Score = B-
(Action/Adventure / PG-13)
Review by: Kisho Wolfe
Logline: The secret service is not so secret anymore.
007 films always bring a certain excitement factor to a movie going experience. Most of us simply love to be whisked away to foreign locations because, well, let’s face it, it’s probably the only way half of us will get to see the majority of them. Skyfall kicks things off in great fashion by dropping us smack in the middle of a mission in progress. A secret list of MI6’s agents has been stolen and Bond is in pursuit of the thief. This is an exciting preview of what’s in store for the next couple of hours, before being treated to a lovely introduction involving Bond styled silhouette images and the impressive vocals of Adele. The plot takes us to scenic parts of the United Kingdom as our protagonist hunts down the bastards responsible for not only having the nerve to attack MI6 and its operatives, but to do it in not-so-subtle fashion, which ultimately puts M’s job on the line.
There’s something to be said about a story that includes a well written villain. There’s even more to be said about an actor that makes that villain jump right off of the page, or screen in this case. Silva (Javier Bardem) added the much-needed flavor to the latest helping of the 007 series. He’s conniving, clever, cunning, and even a tad promiscuous; all of which are acceptable traits to have in his position. Our proverbial bad-guy maneuvers through the film with a slightly theatrical presence while weaving his web of tricks to achieve his goals. Judi Dench (as M) also gets ample screen time in this adventure and delivers her lines with just the right amount of “punch,” as only she can. Daniel Craig (as James Bond) executes his role with style as always and has great on-screen chemistry with our new Bond girl, Naomi Harris (as Eve Moneypenny). While Naomi is a lovely addition to a 007 movie, (hopefully she’ll stick around for a spell) and thus considered a Bond girl, the “official” Bond girl is a French actress–making her international debut–by the name of Bérénice Marlohe (as the seductive Sévérine).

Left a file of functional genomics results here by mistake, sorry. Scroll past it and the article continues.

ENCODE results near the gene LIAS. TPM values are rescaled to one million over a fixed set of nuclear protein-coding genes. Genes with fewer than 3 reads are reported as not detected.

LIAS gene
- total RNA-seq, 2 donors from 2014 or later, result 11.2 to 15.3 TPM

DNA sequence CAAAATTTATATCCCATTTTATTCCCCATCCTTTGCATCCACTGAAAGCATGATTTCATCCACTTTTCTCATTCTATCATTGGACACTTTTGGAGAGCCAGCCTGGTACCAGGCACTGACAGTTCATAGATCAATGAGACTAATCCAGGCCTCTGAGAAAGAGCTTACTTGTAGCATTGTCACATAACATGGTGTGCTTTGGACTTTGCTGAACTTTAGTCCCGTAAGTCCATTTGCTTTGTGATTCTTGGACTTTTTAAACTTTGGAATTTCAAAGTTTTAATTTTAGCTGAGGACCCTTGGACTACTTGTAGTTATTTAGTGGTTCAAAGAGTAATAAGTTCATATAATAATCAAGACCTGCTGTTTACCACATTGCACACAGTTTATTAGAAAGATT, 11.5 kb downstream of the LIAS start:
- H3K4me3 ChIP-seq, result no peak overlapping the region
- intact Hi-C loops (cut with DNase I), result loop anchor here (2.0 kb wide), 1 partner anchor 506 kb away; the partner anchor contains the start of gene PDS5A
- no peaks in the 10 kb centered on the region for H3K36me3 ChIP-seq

A great, and at the same time disappointing piece of this James Bond film, is the return of the Quartermaster, or Q for short. Truthfully, one of my favorite characters in these movies is the presence of Q, which happened to be missing from the previous two movies. Q makes his return here, but as a younger chap, (acted by Ben Whishaw) and I must admit, did not impress. The part is apparently written to be a younger, know-it-all nuisance to Bond, but instead, ends up being a nuisance to watch. There is no emotion or even the slightest facial expression in Mr. Whishaw’s performance of Q, which unfortunately kills the effect of humor in his role and simply makes it words on screen. Two of my favorite Q’s were John Cleese and Desmond Llewelyn. These two knew how to deliver dry sarcasm and make it enjoyable to watch, usually even make you laugh about it. If the 007 movies are going for a “fresh” spin on things, which I predict this series is about due to get, the powers-that-be would do well to remember to update the new perspective in “all” aspects. The dialogue and delivery of a thirty year old Q should be a tad different from that of a much older Q.
While the plot of Skyfall is nothing we haven’t seen these days in the world of espionage, there is still plenty of entertainment throughout this film. The action is crispy, the majority of the actors are a joy to watch, and there’s wit to be found at just the right moments without turning the film into a full-on comedy. Skyfall gets a B- for being an entertaining way to spend a few hours, but misses the “all-inclusive” mark with a non-inspired plot.